Kim Brown-Livingston says she’s optimistic as she takes the role of provincial weed specialist. “We have a great future,” she said. “We’re going to continue on, and our farmers are doing a really good job of it now.” Brown-Livingston previously held the role of weed specialist from 1998 to 2013 before moving on to work
This year has brought its own quirks to weed control. Kochia is out in force again this year, provincial weed specialist Tammy Jones said. The plants’ fuzzy leaves create their own challenges for herbicide contact, even if the kochia is not showing glyphosate resistance. Glyphosate-resistant kochia has become a significant headache and cause for worry
Kochia was emerging in Manitoba fields last week and most of it is presumed resistant to Group 2 herbicides, says Manitoba Agriculture weed specialist Tammy Jones. Many could also be glyphosate tolerant, but it’s hard to know to what extent, she said in an interview April 24. “I know that it is distributed fairly thoroughly
Invasive weeds are a problem that defies solution, and only seems to get worse. That’s because they’re a community problem that cross property boundaries, according to weed scientist Muthu Bagavathiannan, of Texas A&M. Finding a real solution will involve recognizing the nature of weeds as a community problem, and managing them accordingly, he and other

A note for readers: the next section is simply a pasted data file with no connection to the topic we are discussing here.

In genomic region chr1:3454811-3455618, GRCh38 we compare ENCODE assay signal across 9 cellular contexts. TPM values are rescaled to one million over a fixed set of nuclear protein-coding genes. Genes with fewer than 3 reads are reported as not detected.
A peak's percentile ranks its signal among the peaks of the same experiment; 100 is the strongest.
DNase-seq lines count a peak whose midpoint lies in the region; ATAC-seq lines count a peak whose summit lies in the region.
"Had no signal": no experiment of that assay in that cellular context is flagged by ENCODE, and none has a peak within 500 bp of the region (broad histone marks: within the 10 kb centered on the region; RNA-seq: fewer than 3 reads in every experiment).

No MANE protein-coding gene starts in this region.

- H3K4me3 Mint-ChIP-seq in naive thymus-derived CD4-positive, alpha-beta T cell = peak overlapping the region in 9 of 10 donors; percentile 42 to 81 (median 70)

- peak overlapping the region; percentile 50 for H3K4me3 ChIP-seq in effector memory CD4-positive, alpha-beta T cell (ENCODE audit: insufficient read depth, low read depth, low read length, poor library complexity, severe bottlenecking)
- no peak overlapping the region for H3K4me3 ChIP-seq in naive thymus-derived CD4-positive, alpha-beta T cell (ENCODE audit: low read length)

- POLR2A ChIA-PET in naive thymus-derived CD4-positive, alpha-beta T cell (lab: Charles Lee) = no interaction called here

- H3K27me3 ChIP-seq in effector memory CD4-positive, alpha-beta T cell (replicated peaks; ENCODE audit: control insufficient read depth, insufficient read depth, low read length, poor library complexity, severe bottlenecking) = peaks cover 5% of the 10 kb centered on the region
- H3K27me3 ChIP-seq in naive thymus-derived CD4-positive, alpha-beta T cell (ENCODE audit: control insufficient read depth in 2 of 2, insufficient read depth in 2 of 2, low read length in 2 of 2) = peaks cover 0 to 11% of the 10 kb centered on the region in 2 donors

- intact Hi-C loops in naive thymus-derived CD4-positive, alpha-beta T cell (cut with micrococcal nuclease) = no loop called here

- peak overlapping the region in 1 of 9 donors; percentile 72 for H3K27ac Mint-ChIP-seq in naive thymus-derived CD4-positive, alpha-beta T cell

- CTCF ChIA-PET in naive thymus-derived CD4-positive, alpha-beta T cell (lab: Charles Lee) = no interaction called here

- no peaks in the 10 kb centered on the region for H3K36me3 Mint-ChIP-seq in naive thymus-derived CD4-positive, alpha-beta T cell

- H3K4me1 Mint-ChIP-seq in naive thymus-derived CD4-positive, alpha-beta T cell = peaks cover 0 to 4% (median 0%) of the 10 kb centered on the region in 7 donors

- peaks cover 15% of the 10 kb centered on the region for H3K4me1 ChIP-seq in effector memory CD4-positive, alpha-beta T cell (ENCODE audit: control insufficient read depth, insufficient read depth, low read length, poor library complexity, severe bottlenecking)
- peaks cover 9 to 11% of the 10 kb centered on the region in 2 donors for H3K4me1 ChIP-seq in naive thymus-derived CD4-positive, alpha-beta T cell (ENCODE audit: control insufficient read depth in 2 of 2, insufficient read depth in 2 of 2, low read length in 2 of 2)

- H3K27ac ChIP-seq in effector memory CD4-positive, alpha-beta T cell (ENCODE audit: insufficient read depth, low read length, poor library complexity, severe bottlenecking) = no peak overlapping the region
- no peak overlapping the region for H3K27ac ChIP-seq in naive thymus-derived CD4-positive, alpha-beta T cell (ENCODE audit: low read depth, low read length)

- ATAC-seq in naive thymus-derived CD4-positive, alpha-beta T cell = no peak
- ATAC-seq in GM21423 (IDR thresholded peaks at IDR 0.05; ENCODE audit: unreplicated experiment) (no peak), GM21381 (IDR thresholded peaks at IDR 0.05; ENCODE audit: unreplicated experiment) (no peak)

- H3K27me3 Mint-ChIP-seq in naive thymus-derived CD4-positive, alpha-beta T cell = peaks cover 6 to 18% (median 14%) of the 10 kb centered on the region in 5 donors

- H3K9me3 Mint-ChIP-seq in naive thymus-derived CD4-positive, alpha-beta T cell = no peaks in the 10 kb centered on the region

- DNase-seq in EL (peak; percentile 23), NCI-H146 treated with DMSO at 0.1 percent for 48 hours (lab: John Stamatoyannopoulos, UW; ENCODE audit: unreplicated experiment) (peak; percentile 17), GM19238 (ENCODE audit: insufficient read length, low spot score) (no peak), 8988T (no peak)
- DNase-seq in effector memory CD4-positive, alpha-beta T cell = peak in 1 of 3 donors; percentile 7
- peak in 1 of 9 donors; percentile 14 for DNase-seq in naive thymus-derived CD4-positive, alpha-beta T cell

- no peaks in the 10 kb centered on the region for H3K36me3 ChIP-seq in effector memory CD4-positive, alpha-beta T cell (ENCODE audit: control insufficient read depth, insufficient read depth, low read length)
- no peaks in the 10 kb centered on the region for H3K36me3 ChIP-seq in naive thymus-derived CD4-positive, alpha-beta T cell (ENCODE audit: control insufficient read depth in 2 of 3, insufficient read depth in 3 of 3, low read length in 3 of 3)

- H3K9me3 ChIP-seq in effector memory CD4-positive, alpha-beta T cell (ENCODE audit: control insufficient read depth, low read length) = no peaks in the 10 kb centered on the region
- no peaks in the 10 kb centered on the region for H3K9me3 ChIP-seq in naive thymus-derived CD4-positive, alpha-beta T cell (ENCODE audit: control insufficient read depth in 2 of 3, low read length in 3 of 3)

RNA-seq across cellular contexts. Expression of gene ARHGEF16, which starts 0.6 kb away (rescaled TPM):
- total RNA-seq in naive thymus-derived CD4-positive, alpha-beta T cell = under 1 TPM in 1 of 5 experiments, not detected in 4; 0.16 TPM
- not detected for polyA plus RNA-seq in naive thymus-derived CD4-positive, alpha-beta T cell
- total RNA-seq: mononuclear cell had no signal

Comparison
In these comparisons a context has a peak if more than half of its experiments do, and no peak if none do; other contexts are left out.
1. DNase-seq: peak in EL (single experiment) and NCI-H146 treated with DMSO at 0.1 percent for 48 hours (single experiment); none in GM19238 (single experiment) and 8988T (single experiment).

When Tammy Jones’ phone rang last year as often as not it was farmers fed up with kochia spreading in their fields. The Manitoba Agriculture weeds specialist dubbed the tumbleweed ‘weed of 2018,’ in a talk at St. Jean Farm Days last week. “We saw a lot of it,” she said. “It felt like anyone
Producers may be looking for a way to beat back kochia, but what does that mean for the salinity problems lurking in the soil? Saline patches were common this year after a second season of below-average moisture. Read more: The year of the tumbleweed “The fluctuations in soil moisture are very linked to the soil
It’s a good year to be a kochia plant. That should come as no surprise to growers. The tumbleweed-like plant has become a common sight this year, popping up over crop in what seems like larger and more frequent patches, some of which now show less response to glyphosate. Weather conditions were a large part
Herbicide-resistant kochia is a big problem in the U.S. Great Plains states, and has appeared in limited numbers in Manitoba over the past few years. Now researchers, writing in the latest edition of the journal Weed Science, are beginning to reveal more about how the weed works. Kochia typically begins to emerge in the U.S.
Farmers may lose the war against herbicide-resistant weeds if they don’t start using other forms of control besides chemicals, a University of Manitoba weed scientist says. Herbicide resistance, common in other countries, is starting to appear in Western Canada and it’s just a matter of time before it becomes prevalent here too, Rob Gulden warns.
Apply Avadex and Fortress in the fall after the surface soil temperature is below 4 C and within three weeks of soil freeze-up. This situation generally occurs by October 1 across Western Canada. A single heavy harrow pass is sufficient for incorporation in minimum- and zero-till fields. Good soil contact is necessary for these herbicides